It’s tough being a lone voice saying that gold prices will go up when they have tumbled and the financial press is writing obituaries for the gold bull market. It’s also encouraging being a lone voice saying that gold prices will go up precisely because it means that the general sentiment is very bearish and this is what we see at major bottoms. Gold has gotten clobbered and silver has taken a beating as Treasury yields surged and markets are moved by optimism that a recovery has gained traction. Fears over an implosion in the Eurozone seem to have receded.February’s jobs report signaled a strengthening recovery. Greece’s widely expected default has momentarily taken Europe’s sovereign debt crisis off the radar screen. UBS’s Edel Tully has lowered the one-year price target of gold to $1,550 an ounce, a 12.7% downgrade.
Yet, it was the case that many analysts were quite bullish in February 2012, when we suggested waiting on the sidelines… Since then we have gotten a long-term buy signal from the SP Gold Bottom Indicator along with many other signalsand suggested that now is the time to go long with a portion of one’s speculative money. In our previous essay on the possible rally in precious metals (March 20th, 2012), we wrote that the bullish outlook was still in place. To quote:
(…) the situation in gold remains very bullish for both the short term and long term based on this week’s charts.
We are of the view that the declines in gold prices last week and this week do not invalidate it in any way.
Another one of our indicators, the SP Gold Stock Extreme Indicator, also shows a bullish signal. This indicator has been very good at spotting short term and medium term bottoms since 2008. It has, in fact, been 100% accurate since that time as far as short-term bottoms are concerned. This serves to further reassure us that being on the long side of the precious metals market is a good place to be right now, despite the clamor and noise all around us.
There is no denying that it is emotionally difficult to be long gold right now – but that’s also bullish in a way. Please note that the hardest investment decision that you have to make will often be the best one. The metal has now fallen almost $150 an ounce from a Feb. 29 high.
While we are bullish on gold and silver, let’s take a look at the possible developments in the related mining stocks sector. We’ll begin the technical part with the analysis of the XAU Index. We will start with the very long-term chart (charts courtesy byhttp://stockcharts.com.)
In the very long-term XAU Index chart, the breakdown is still not confirmed. The miners remain above the medium-term support line but below the very long-term resistance line. Many more days below this line are needed before the breakdown is confirmed in this very long-term chart. Overall, the situation here remains mixed.
In the medium-term HUI Index chart, we also have a breakdown, which has not been confirmed. The first attempt was immediately invalidated and it appears that a second attempt is likely to be unsuccessful as well. This is based on RSI levels and the situation in gold, the latter being discussed in full detail in our premium analysis.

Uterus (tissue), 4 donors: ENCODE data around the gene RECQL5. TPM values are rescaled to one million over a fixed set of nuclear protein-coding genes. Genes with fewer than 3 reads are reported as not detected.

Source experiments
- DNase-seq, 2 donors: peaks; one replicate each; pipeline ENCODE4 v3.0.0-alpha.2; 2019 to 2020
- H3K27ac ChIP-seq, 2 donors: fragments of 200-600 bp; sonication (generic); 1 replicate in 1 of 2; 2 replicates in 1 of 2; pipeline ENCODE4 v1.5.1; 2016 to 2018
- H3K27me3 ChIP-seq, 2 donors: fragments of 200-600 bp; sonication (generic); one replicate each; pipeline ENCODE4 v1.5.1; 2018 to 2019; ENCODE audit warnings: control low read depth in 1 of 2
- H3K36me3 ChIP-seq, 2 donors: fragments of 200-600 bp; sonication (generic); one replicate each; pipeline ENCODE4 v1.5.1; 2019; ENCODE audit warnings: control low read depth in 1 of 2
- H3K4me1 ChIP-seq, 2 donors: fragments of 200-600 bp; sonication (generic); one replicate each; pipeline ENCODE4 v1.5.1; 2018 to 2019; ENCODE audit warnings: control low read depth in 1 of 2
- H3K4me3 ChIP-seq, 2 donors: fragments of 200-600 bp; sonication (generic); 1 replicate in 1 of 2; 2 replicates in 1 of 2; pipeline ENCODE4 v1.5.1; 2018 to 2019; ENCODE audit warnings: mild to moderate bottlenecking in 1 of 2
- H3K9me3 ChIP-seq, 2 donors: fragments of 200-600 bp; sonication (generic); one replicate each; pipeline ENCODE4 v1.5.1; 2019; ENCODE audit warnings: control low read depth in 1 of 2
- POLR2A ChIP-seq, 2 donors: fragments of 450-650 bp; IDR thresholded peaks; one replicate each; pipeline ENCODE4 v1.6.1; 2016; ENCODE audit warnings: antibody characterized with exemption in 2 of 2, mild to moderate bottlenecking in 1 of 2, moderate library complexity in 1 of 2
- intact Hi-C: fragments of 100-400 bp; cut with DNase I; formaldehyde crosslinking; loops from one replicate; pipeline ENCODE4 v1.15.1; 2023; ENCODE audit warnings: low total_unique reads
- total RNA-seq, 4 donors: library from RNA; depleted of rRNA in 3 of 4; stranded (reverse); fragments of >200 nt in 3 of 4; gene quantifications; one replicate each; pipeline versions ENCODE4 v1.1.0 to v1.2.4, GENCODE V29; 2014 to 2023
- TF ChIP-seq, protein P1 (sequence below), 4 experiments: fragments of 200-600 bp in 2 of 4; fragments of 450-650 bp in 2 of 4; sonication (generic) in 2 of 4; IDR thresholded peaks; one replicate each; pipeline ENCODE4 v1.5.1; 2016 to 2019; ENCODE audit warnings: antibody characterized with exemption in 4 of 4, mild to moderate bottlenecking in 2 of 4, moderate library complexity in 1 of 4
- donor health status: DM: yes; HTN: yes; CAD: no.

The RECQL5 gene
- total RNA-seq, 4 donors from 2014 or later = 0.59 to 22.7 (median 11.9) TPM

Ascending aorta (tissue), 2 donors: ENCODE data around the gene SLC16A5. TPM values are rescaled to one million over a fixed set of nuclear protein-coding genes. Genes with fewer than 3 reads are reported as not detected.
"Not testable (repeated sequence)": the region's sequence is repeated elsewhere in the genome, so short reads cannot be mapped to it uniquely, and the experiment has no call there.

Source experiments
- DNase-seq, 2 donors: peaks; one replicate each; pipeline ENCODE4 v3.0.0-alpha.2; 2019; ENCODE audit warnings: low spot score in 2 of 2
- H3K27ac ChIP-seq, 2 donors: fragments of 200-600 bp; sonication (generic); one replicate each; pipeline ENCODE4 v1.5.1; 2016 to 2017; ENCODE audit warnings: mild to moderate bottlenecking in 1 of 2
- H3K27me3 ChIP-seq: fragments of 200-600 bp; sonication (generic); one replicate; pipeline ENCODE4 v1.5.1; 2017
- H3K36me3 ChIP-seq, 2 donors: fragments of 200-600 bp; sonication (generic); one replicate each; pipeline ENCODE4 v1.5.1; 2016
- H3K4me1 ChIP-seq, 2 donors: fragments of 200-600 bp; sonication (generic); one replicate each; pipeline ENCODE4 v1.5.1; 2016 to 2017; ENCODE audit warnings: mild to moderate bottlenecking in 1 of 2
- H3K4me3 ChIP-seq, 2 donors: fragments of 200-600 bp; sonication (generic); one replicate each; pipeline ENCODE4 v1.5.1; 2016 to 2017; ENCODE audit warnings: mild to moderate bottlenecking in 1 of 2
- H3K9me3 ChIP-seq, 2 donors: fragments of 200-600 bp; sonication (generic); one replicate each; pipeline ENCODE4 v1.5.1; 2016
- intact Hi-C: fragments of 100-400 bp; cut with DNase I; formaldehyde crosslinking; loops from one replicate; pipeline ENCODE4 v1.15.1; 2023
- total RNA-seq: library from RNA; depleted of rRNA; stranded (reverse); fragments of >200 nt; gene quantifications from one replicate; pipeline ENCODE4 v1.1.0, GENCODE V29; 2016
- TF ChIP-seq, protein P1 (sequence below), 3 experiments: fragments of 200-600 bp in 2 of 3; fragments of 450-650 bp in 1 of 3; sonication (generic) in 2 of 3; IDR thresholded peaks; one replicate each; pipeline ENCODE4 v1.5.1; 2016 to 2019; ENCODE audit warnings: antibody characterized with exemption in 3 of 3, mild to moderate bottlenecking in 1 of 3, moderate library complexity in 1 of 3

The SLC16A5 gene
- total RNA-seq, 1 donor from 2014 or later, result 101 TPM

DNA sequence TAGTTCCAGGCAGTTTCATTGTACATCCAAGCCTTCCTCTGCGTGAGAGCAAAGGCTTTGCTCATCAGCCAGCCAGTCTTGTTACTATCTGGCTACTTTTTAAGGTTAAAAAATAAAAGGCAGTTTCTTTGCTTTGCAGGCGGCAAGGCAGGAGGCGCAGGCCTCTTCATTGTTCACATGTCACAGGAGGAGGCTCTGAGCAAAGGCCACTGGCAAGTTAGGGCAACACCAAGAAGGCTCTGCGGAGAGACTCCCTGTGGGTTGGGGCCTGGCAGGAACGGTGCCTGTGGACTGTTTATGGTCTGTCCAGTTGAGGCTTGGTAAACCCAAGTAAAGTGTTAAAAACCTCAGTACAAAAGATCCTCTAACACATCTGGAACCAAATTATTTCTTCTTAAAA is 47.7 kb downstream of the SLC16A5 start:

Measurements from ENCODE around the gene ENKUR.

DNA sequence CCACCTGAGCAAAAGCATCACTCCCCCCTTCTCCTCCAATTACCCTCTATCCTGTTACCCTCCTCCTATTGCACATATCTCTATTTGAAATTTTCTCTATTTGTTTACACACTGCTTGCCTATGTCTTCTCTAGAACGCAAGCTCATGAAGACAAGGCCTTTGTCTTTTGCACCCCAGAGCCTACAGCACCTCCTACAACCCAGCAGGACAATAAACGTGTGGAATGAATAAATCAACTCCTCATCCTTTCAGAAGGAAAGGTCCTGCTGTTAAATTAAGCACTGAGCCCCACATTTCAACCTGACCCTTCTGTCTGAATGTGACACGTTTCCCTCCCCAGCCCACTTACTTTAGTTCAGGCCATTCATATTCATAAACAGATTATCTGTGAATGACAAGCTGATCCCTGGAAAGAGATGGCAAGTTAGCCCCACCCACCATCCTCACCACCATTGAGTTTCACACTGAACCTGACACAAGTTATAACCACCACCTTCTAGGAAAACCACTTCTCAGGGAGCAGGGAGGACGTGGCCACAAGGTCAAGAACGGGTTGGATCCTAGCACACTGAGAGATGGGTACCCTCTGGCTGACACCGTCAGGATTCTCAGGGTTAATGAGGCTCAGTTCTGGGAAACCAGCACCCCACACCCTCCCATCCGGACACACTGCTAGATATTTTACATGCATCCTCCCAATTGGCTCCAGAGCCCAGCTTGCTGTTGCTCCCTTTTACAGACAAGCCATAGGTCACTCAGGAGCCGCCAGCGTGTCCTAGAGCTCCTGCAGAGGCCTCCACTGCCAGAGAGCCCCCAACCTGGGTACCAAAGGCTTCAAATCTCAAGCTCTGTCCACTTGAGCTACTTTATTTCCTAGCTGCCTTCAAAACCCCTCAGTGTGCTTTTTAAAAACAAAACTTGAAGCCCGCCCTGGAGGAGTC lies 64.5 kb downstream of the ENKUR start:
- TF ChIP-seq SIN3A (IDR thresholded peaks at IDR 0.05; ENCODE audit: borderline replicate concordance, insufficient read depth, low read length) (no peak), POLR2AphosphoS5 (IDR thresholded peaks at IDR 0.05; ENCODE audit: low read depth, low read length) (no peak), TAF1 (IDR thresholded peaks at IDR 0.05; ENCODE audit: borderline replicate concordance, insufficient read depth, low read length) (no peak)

In the GDX SPY ratio chart, we see further evidence that the breakdown has not been confirmed. Prices moved below the previous low temporarily and are now there once again but this is not viewed as a confirmation. The breakdown is simply not in and the situation is still bullish right now. The RSI level remains oversold and below 30 as well.
In the Gold Miners Bullish Percent Index chart, we see that the two important indicators, the RSI and Williams’ %R are both below oversold levels. This has been a very reliable indicator pointing to a bottom being seen very soon situation. These signs have been in place for several days now, so the suggestion is that the bottom is in or very, very close.
In the gold miners to gold ratio chart (you can click the chart to enlarge it if you’re reading this essay at sunshineprofits.com), we are going to take a slightly different approach. Instead of focusing on the poor performance of mining stocks relative to gold, we will analysis their volume levels with respect to those of the GLD ETF. Here we see an extraordinary event in this ratio. The gold mining stock volume has been exceptionally high as compared to that of the GLD ETF.
This type of situation has only been seen a few times in the past and in five of the six previous times, a rally of at least a few weeks duration followed. The one exception was in December 2011. At that time, a rally had just been seen and the RSI level was well above 50, so the situation was overall quite different from other cases.
In the other five instances, rallies of at least a few weeks duration followed, including three major rallies. These were the rallies, which followed the 2008 bottom, the September-October 2009 bottom, and the post correction rally in early 2010.
Summing up, the situation doesn’t look too encouraging for gold and silver mining stock investors at first glance. However, taking into account volume spikes and the Gold Miners Bullish Percent Index, a fairly bullish picture emerges. The situation is even more bullish for the underlying metals: gold and silver.
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Thank you for reading. Have a great weekend and profitable week! P. Radomski